Tuesday, December 8, 2009

Animation: An Optical Poem (1937, Oskar Fischinger)

USA, 6 min
Directed by: Oskar Fischinger
The tagline for Disney's Fantasia (1940) read: "Hear the pictures! See the music!" This is, in effect, what Oskar Fischinger was doing with his animation – communicating music to the deaf, giving visual life to music using colours and geometric patterns. His approach, though later imitated by Walt Disney, was largely appreciated outside the mainstream. However, Allegretto (1936) and An Optical Poem (1937) were both commissioned by big studios – Paramount and MGM, respectively {however, the former film was inconceivably stifled into a black-and-white release}. It was a little novel, I'll admit, to see such an abstract cartoon presented under the MGM banner, and, indeed, it seems that the studio was understandably cautious; they bizarrely introduce An Optical Poem as a "scientific" experiment.

Fischinger's film uses patterns of oscillating circles, paper cutouts dangling from invisible wires, synchronised to Franz Liszt's "Hungarian Rhapsody No. 2." The animation itself resembles a journey through outer space. The orbiting circles are akin to moons orbiting planets, planets orbiting the sun, and there's an unmistakable image of a comet hurtling across the night sky. The overall effect of the space-themed visuals and accompanying classical musical is not all that dissimilar to Kubrick's use of the "Blue Danube" waltz during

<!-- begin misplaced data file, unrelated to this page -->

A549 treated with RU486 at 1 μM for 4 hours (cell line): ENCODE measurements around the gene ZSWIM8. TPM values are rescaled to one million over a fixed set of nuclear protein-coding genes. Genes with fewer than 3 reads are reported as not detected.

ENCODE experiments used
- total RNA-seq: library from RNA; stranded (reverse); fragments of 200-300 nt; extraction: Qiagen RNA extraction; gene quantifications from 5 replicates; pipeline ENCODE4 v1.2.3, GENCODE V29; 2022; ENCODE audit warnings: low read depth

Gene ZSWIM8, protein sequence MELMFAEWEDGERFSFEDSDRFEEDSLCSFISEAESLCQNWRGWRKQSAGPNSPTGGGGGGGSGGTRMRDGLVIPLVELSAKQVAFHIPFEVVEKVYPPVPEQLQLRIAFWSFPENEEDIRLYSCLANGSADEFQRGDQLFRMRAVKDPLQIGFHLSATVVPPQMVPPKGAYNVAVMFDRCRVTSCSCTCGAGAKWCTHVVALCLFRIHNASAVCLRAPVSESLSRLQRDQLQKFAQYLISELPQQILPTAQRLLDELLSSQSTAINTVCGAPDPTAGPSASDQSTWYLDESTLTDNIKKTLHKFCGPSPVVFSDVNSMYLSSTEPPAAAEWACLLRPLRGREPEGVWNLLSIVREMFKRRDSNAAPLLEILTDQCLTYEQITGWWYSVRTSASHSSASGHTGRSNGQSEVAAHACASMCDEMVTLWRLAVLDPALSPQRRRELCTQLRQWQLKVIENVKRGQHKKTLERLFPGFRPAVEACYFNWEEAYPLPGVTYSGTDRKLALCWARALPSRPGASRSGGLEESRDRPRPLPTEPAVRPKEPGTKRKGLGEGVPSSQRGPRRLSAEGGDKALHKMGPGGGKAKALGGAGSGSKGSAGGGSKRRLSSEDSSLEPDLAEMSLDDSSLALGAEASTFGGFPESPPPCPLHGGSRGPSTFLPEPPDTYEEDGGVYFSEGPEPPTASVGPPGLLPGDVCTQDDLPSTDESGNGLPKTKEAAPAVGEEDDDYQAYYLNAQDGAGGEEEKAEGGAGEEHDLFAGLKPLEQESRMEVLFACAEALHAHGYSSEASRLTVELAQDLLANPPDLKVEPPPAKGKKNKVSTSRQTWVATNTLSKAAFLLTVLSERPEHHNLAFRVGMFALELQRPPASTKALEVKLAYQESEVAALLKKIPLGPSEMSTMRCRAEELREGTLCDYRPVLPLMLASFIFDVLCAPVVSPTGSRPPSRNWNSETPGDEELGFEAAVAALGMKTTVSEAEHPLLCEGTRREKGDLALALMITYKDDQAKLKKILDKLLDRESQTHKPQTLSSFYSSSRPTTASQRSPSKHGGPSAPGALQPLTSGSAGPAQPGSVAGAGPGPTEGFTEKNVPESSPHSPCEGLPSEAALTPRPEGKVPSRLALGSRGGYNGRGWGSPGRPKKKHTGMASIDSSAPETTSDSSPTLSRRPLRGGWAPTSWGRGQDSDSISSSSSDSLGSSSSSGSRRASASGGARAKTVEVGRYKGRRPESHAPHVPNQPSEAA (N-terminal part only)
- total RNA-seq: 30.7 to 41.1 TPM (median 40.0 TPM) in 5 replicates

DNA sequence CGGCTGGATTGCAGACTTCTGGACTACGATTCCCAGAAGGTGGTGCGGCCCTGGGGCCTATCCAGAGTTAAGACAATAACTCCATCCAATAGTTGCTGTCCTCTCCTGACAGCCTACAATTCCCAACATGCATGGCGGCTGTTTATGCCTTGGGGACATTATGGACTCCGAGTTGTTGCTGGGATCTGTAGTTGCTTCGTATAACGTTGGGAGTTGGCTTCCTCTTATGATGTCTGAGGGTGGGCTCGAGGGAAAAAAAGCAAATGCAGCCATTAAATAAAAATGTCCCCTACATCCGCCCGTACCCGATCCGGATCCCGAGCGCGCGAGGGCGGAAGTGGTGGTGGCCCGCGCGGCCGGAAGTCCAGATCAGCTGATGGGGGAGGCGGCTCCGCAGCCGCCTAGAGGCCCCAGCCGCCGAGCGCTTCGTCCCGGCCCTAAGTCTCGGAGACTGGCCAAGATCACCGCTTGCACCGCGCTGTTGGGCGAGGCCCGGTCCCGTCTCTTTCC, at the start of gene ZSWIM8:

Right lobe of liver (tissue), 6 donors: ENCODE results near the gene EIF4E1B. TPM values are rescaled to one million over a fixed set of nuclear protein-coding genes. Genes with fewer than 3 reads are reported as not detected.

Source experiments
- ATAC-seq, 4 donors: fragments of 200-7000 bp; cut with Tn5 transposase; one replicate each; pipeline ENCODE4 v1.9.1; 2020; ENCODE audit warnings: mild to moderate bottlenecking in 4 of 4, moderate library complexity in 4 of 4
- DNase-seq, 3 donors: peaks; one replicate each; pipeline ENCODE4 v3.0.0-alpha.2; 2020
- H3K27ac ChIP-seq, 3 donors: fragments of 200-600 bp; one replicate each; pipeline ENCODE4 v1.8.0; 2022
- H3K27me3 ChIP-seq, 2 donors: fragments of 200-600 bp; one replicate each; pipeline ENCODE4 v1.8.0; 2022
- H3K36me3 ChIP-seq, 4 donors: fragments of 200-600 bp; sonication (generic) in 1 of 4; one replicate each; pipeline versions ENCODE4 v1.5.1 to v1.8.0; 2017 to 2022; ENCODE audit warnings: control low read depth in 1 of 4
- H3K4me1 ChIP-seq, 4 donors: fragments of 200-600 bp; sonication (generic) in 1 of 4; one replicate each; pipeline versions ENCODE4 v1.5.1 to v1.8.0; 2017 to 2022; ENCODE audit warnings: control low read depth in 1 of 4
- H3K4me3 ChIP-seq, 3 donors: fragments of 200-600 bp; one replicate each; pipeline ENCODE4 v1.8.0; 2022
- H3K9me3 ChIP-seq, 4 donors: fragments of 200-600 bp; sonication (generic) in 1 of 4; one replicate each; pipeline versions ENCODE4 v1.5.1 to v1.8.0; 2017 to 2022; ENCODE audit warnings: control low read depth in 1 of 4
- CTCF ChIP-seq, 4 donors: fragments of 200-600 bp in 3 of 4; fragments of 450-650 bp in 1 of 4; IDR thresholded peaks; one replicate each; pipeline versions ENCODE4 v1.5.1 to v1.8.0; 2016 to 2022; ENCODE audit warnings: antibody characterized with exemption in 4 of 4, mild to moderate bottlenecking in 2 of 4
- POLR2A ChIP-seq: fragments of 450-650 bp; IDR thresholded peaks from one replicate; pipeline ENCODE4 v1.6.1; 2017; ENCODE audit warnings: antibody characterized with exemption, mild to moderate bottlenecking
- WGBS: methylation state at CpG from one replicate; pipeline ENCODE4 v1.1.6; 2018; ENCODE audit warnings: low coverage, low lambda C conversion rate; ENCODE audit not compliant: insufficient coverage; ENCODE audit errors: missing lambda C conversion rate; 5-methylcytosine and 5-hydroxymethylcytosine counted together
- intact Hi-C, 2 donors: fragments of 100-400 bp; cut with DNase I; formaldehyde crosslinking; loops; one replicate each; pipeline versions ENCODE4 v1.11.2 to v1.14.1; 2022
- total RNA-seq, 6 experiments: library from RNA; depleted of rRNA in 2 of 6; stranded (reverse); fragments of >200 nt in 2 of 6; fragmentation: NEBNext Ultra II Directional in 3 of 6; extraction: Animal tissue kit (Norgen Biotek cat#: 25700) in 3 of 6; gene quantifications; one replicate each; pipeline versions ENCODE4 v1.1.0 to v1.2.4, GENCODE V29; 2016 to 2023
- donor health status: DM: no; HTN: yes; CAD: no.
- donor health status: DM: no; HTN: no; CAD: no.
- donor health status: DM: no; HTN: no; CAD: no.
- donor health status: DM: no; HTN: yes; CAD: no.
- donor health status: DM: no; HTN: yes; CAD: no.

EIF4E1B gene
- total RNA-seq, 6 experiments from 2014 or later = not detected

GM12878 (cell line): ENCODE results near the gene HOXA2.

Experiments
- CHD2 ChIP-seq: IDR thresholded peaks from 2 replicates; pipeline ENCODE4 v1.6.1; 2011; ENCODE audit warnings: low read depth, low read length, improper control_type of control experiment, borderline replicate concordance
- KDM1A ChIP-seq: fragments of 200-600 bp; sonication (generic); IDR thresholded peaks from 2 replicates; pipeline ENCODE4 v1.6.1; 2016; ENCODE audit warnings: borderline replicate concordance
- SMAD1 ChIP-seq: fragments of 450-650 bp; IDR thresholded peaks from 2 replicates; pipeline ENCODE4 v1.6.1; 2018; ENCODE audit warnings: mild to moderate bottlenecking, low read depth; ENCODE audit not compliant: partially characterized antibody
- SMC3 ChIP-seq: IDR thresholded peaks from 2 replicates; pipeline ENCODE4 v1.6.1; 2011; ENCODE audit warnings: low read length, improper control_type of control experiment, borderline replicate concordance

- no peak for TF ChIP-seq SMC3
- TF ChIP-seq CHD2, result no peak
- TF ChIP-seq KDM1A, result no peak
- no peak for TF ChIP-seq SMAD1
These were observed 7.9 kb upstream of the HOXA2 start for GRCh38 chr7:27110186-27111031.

2001: A Space Odyssey (1968). Fischinger seems to be suggesting that to fully articulate such magnificent music is beyond the grasp of our earthly minds – to do so, we must utilise objects far beyond our mortal scope. Most incredibly of all, Fischinger reconstructed these great objects using little more than coloured paper and wire.